What is a Mainnet for a Blockchain?

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What is a Mainnet for a Blockchain?
What is a Mainnet for a Blockchain?

A mainnet is the end product of a blockchain project. It is the main network of a blockchain on which real transactions take place and where cryptocurrencies have real economic value. There are many mainnets in the cryptocurrency industry: Ethereum, Avalanche, Polkadot, Solana, and so many more. But what exactly is a mainnet? Discovery of mainnets through the prism of that of the Ethereum blockchain.

What is a Mainnet?

A mainnet, an abbreviation of “main network” and translatable into “main network” in French, is a term that designates the main and functional blockchain of an ecosystem. It is an environment where real transactions take place and where cryptocurrencies have real economic value.

A mainnet being a functional blockchain, it can be used to execute any transaction: exchange of cryptocurrencies, non-fungible tokens (NFTs) and other information transfers. These transactions are verified and recorded in the blockchain.

It is usually a public network accessible to anyone with an Internet connection. It is thus possible to read or create transactions on the public blockchain but also to validate the executed transactions.

The consensus among network participants takes care of the inclusion of transactions in the blockchain and the maintenance of the network, and it differs according to the technical characteristics defined by the development team.

In the case of a  Proof of Work (PoW) blockchain like Bitcoin, it’s about miners competing to solve mathematical calculations using their hardware.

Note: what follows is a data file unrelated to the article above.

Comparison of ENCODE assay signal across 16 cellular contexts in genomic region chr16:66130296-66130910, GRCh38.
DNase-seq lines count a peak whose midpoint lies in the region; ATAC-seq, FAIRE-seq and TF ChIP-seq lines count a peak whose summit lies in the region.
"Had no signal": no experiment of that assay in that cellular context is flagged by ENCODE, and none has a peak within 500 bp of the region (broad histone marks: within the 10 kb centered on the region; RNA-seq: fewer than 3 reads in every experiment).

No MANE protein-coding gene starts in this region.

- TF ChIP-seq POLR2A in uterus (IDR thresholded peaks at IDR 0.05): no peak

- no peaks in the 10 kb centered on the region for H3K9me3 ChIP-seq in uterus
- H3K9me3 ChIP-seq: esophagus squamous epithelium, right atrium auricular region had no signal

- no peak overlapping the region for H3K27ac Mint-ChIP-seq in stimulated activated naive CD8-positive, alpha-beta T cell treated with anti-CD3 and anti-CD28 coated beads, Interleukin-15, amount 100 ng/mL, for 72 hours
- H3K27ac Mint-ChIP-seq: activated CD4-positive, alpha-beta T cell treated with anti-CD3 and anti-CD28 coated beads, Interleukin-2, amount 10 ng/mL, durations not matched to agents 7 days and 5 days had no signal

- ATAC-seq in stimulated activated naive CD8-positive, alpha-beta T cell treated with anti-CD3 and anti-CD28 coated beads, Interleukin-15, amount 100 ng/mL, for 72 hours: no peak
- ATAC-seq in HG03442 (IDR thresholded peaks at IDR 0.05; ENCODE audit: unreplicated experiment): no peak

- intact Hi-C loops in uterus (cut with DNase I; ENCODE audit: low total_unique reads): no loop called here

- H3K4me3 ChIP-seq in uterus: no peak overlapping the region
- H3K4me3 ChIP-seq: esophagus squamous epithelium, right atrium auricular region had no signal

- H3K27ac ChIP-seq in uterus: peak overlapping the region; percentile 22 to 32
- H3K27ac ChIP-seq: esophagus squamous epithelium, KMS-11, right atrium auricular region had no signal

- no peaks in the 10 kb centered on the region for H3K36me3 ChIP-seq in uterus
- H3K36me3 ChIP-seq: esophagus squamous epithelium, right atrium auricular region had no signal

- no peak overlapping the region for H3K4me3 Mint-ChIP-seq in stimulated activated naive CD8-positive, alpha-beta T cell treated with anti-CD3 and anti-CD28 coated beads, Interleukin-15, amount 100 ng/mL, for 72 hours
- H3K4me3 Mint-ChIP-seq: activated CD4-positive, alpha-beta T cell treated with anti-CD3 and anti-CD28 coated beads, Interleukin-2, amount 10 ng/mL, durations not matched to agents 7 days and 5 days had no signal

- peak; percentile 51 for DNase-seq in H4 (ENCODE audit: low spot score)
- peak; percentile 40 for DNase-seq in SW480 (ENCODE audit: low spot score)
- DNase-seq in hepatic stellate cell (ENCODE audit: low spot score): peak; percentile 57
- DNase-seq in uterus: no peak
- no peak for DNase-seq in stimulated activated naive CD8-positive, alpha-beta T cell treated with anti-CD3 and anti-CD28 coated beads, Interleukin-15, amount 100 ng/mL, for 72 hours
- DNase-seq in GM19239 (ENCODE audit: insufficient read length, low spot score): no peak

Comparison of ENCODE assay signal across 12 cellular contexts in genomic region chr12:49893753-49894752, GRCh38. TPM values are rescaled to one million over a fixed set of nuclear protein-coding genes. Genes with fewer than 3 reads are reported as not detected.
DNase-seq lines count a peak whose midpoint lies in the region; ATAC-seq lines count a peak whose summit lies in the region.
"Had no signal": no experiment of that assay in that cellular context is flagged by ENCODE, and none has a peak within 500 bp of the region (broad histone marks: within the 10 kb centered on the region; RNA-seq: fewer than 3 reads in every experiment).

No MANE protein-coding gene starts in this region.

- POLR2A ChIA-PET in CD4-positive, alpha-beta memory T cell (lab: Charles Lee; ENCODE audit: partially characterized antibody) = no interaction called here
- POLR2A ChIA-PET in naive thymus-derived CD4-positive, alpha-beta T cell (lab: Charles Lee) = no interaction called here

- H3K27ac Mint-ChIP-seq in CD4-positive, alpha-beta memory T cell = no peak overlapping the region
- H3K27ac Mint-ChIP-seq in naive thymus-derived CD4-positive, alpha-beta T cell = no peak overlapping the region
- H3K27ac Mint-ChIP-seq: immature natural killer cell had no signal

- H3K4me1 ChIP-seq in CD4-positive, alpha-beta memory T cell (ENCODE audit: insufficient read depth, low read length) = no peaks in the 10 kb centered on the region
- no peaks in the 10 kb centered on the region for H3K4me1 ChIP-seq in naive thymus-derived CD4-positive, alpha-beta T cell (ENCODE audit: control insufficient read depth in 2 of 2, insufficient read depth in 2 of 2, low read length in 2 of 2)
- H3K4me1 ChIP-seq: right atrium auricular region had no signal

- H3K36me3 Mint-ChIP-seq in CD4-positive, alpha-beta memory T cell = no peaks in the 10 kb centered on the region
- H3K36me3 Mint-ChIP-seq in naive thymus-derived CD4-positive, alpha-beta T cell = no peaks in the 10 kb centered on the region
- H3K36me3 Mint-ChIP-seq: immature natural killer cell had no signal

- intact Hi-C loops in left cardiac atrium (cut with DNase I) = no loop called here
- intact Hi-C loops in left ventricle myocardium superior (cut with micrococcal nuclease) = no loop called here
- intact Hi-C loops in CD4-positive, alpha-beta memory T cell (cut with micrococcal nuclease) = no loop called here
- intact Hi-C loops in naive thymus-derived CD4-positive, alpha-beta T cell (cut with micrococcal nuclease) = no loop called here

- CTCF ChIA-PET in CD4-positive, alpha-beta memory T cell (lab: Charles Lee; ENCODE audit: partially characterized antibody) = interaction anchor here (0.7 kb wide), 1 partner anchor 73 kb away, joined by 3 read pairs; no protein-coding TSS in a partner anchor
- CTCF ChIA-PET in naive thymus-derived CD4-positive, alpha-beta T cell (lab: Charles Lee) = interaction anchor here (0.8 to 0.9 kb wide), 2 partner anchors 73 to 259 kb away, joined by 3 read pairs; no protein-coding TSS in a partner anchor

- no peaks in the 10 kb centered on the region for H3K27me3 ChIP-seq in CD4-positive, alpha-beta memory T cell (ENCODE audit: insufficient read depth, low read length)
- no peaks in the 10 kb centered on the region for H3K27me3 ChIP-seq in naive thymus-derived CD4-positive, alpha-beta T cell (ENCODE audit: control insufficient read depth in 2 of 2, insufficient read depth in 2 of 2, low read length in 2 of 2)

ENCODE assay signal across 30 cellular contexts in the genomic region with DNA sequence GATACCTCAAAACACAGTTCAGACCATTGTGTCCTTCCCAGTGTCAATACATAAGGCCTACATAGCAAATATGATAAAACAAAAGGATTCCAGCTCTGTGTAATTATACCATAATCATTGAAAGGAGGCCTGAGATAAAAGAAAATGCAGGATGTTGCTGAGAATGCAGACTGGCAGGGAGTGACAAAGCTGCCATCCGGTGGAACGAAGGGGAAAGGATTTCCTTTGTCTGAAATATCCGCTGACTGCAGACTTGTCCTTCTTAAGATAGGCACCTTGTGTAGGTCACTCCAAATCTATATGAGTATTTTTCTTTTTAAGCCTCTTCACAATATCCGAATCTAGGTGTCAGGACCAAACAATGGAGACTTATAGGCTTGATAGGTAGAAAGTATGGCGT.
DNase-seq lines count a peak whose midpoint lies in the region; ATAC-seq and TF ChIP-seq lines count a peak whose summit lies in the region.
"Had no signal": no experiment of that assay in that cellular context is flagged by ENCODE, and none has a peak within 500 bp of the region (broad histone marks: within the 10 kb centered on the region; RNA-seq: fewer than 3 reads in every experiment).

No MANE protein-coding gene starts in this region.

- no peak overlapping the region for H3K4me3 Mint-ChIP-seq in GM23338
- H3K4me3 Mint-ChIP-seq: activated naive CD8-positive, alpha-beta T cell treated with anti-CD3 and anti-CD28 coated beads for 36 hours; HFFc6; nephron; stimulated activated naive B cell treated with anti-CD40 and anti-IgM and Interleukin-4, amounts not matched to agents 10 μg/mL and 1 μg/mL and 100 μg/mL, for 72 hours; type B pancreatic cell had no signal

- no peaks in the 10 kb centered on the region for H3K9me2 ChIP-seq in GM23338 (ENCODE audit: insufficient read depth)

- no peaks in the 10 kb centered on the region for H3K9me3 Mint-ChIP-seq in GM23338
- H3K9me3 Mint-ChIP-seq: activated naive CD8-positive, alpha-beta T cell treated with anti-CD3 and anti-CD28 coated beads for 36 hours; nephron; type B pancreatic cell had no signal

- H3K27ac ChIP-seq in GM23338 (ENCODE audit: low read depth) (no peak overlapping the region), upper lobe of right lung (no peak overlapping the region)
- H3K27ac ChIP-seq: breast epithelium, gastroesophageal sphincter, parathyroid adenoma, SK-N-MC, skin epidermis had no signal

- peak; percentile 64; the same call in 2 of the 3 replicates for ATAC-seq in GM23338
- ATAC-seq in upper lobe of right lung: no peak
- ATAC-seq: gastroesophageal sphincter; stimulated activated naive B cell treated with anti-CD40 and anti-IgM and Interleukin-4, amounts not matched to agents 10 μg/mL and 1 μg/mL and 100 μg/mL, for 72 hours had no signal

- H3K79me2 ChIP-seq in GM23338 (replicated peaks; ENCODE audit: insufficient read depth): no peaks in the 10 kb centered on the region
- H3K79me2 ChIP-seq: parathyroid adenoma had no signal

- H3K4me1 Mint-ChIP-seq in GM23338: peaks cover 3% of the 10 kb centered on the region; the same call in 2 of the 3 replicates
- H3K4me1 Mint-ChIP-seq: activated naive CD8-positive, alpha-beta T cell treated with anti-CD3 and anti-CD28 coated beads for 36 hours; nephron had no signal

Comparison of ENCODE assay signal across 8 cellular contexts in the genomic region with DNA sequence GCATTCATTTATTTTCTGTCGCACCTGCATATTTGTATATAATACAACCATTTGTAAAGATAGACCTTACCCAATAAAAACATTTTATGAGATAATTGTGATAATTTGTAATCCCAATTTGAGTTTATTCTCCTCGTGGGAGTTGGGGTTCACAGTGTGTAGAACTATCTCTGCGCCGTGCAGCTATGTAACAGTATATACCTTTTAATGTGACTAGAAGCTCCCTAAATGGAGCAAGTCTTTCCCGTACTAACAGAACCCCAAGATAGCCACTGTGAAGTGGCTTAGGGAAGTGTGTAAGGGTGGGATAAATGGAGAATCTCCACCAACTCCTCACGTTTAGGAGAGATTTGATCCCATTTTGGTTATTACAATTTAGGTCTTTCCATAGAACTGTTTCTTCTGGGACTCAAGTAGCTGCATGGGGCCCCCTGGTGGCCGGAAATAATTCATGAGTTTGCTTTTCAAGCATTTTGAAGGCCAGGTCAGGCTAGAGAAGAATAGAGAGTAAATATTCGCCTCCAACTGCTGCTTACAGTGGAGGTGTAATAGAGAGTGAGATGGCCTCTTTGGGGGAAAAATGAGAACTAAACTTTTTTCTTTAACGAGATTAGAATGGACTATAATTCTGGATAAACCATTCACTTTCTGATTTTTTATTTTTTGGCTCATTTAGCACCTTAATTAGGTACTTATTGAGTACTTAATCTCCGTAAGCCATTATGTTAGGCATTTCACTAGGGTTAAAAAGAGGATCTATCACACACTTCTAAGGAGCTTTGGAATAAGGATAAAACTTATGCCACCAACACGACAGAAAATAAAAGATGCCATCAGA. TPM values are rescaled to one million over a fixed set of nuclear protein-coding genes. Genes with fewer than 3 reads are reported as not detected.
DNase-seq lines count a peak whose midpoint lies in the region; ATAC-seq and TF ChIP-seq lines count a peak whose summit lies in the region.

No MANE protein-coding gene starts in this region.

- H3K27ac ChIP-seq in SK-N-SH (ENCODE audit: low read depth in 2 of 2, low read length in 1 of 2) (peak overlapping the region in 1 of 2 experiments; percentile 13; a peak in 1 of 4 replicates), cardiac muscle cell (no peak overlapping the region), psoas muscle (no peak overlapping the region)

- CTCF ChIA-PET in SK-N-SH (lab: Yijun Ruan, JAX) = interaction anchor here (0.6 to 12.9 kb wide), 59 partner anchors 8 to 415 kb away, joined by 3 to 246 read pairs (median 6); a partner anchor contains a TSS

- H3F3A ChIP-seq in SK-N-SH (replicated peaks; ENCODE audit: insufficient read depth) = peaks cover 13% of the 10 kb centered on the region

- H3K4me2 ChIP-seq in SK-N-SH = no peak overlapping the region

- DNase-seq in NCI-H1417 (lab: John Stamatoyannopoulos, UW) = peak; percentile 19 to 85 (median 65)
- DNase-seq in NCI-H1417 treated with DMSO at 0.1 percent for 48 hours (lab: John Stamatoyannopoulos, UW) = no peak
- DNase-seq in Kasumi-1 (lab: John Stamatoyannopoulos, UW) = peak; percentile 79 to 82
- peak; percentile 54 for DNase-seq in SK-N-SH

In the case of a  Proof of Stake (PoS) blockchain like Tezos, these are validators who stake a certain amount in the network’s native cryptocurrency in order to validate transactions.

Both of these blockchains, Bitcoin and Tezos, are open source and publicly verifiable. They execute real transactions that have real economic value on their respective mainnets: the Bitcoin mainnet and the Tezos mainnet.

In the vast majority of blockchains, each of these transactions has a cost. Indeed, the individual at the origin of a transaction must pay fees in order to economically encourage minors to validate it and to avoid spam on the network.

Therefore, a mainnet is the end product of a blockchain project, which is accessible for use. This can be updated by the development team if necessary, whether to correct bugs, flaws or to make a change to the protocol.

Thus, a project with a mainnet has greater credibility than a project that does not. Indeed, a mainnet indicates that the project is operational, it allows network participants to make transactions transparently and developers to deploy applications on it.

The mainnet also makes it possible to test the technical capacities of a blockchain in real conditions since any individual can interact with the network. Without mainnet, a project has no functional product: it is, therefore, less credible in the eyes of investors.